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Survey Finds 50 Percent of Americans Will Not Get Influenza Vaccine

refuse shot

A recent survey, which was conducted by the National Foundation for Infectious Diseases (NFID) to better understand the public’s attitudes and beliefs about influenza, COVID-19, respiratory syncytial virus (RSV) and pneumococcal disease, found that many adults in the United States are not concerned about these respiratory diseases. As a result, many Americans do not plan on getting COVD booster shots or influenza, RSV or pneumococcal vaccines because they do not have confidence in the safety and effectiveness of vaccines.1

Findings from the survey showed that, although 65 percent of Americans believe that influenza vaccine is the best preventive measure against influenza-related hospitalizations and deaths, 43 percent said that they do not plan to or are unsure they will get an annual flu shot this season. In addition, more than 20 percent of Americans who are at higher risk for flu-related complications said that they were not planning to get vaccinated this “flu season.”2

The top reason cited for not getting the flu shot include: 32 percent are concerned about potential adverse effects from the vaccine; 31 percent do not trust vaccines; 27 percent do not think vaccines work very well, and 27 percent are concerned about getting sick from vaccines.

Only 23 Percent of Americans are Extremely Concerned About COVID

The findings also revealed that only 23 percent of adults in the U.S. are “very” or “extremely” concerned about themselves or someone in their family getting infected with the SARS-CoV-2 virus, and only 40 percent plan to receive the updated monovalent COVID shots —of which almost 50 percent said it was because they were concerned about the adverse effects of the shots.3

Other reasons for not getting the monovalent COVID shots included: 34 percent do not trust vaccines; 28 percent do not think that vaccines work very well; 27 percent are concerned about getting sick from vaccines, and 13 percent do not think COVID is a serious illness.

Nearly Two-Thirds of Americans Concerned About Co-Administration of Influenza and COVID Shots

The findings of the survey found that 62 percent of Americans would not, or are unsure about getting influenza and COVID shots at the same time. The reasons cited for the reluctance include: 56 percent are concerned about the side effects from getting both shots at the same time; 37 percent do not think it is safe to get both at the same time; 21 percent have not been advised to get both at the same time, and 18 percent do not think the shots will work well if received at the same time.4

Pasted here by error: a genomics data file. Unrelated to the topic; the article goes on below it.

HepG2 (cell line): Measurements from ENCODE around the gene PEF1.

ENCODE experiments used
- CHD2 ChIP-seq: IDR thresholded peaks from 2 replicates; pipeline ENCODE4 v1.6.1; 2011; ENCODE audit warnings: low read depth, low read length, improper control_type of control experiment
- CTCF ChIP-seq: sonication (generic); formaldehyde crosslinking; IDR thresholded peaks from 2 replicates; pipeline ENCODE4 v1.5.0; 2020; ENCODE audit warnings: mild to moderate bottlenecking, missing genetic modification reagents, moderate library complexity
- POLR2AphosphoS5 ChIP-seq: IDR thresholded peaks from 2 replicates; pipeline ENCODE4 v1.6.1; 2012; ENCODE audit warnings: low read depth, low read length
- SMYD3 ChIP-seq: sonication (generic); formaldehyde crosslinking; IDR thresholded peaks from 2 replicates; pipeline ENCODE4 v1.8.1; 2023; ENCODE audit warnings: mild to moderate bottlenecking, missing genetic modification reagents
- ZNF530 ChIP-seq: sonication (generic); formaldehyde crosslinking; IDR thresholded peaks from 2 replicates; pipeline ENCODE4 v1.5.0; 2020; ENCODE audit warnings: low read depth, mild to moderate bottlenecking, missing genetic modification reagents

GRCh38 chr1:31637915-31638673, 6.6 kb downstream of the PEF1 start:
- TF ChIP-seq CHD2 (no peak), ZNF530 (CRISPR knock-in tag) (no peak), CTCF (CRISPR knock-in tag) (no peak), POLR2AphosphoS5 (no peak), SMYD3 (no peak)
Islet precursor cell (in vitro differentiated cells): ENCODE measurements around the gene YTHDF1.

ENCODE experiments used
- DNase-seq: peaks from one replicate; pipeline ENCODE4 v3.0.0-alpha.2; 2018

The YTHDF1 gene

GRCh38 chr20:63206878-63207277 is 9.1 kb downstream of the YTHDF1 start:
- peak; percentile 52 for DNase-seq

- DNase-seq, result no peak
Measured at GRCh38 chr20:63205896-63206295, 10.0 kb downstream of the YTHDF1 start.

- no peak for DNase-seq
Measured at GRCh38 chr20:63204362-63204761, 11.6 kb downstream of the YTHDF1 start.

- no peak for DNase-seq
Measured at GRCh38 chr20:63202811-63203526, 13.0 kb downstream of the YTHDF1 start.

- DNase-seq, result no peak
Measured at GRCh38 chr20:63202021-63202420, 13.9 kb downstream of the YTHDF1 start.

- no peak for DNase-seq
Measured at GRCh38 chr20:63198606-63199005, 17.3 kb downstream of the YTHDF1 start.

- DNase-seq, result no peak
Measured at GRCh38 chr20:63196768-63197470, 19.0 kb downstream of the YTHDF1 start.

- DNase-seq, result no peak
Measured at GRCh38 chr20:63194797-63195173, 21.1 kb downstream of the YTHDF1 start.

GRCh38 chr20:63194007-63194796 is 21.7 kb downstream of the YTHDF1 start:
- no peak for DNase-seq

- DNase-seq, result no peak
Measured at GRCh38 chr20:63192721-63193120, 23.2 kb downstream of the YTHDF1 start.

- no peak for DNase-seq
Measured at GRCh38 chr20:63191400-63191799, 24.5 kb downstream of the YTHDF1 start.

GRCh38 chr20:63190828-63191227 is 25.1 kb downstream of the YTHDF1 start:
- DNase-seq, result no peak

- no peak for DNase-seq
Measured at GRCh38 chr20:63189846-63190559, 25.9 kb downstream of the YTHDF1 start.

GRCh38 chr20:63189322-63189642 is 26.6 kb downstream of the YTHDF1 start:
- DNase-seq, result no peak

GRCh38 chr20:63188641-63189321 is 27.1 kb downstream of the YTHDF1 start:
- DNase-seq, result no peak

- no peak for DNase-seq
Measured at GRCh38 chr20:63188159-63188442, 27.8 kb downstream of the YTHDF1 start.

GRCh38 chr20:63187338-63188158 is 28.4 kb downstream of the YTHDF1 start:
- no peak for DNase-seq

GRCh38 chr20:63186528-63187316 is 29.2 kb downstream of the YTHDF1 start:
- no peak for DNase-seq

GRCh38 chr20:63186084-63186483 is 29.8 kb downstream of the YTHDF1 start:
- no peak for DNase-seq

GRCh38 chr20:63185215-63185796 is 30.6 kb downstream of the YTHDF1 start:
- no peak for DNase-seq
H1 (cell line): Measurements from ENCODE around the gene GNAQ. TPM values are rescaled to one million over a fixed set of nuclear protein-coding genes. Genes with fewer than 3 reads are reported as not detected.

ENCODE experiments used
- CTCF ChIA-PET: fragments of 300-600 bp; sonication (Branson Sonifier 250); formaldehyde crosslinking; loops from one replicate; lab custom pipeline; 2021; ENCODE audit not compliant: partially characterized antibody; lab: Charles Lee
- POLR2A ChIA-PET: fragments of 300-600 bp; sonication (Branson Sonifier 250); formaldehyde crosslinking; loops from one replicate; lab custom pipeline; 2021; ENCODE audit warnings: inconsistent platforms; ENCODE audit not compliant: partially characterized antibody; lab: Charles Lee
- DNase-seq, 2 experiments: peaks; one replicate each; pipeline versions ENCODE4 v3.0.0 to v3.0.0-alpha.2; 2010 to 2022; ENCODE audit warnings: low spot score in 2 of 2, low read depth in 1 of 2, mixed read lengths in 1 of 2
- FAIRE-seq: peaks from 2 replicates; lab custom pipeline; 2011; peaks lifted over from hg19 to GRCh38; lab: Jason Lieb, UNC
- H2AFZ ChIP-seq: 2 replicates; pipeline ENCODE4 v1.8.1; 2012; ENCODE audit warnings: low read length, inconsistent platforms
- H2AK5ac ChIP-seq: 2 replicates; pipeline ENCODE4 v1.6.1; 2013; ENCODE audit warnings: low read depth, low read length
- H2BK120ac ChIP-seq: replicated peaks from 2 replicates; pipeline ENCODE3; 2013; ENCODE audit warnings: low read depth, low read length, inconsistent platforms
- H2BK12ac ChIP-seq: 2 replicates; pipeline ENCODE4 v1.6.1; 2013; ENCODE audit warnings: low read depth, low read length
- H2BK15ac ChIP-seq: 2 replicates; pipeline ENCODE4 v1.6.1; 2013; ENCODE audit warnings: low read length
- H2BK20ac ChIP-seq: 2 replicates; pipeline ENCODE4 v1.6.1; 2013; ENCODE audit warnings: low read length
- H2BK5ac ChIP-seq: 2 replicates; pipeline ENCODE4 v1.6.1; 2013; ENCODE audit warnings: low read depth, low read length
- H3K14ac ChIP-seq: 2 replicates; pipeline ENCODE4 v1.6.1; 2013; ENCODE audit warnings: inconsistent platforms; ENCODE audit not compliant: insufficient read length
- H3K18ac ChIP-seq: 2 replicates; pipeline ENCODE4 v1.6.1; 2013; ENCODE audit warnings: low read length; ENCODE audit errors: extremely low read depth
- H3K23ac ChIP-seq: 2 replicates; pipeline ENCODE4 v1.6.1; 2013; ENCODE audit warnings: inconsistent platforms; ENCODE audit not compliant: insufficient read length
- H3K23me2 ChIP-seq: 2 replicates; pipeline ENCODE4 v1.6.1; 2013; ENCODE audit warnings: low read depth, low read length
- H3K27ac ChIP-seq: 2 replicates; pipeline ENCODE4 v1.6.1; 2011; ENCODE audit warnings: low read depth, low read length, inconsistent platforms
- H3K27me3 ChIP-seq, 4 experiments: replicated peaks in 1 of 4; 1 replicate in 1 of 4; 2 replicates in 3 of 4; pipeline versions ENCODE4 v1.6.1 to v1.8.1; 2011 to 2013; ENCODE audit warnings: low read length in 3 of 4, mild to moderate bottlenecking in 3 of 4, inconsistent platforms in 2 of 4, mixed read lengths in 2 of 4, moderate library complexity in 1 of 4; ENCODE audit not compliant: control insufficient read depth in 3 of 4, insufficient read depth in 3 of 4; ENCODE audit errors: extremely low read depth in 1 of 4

A 2022 study published in JAMA Network Open and published on the U.S. Centers for Disease Control and Prevention  (CDC) website found that simultaneous administration of mRNA COVID shots and influenza vaccines may be associated with increased likelihood of systemic reactions.5


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Click here to view References:

1 National Foundation of Infectious Diseases. 2023 Attitudes About influenza, COVID-19, RSV and pneumococcal disease. Sept. 28, 2023.
2 Ibid.
3 Ibid.
4 Ibid.
5 Hause A et al. Reactogenicity of Simultaneous COVID-19 mRNA Booster and Influenza Vaccination in the US. JAMA Network Open 2022; 5(7).

6 Responses

  1. Surprising news indeed. With the pharmaceutical industry’s track record for the past 100 years at least. It baffles me why some people refuse to look somewhere for good health and healing.

  2. I meant to say I’m baffled why some folks don’t look outside the pharmaceutical industry for good health and healing.

  3. It’s not about confidence any more, that ship has sailed. After the COVID genocide, their confidence level should be zero.

  4. My husband and I are seniors. I have never gotten the shot and he did once and that was the only time he ever got the flu

    1. Same here. Within days after receiving the flu vaccine, I got sicker than anything I had ever experienced before. I was 50y/o at the time; I am now 89 and relatively healthy, all things considered. Haven’t had but one vaccination since, [tetanus].

  5. I’m one of them who isn’t planning to get Covid and influenza shots concurrently. I can’t trust the science of vaccines as well as safety and effectiveness.

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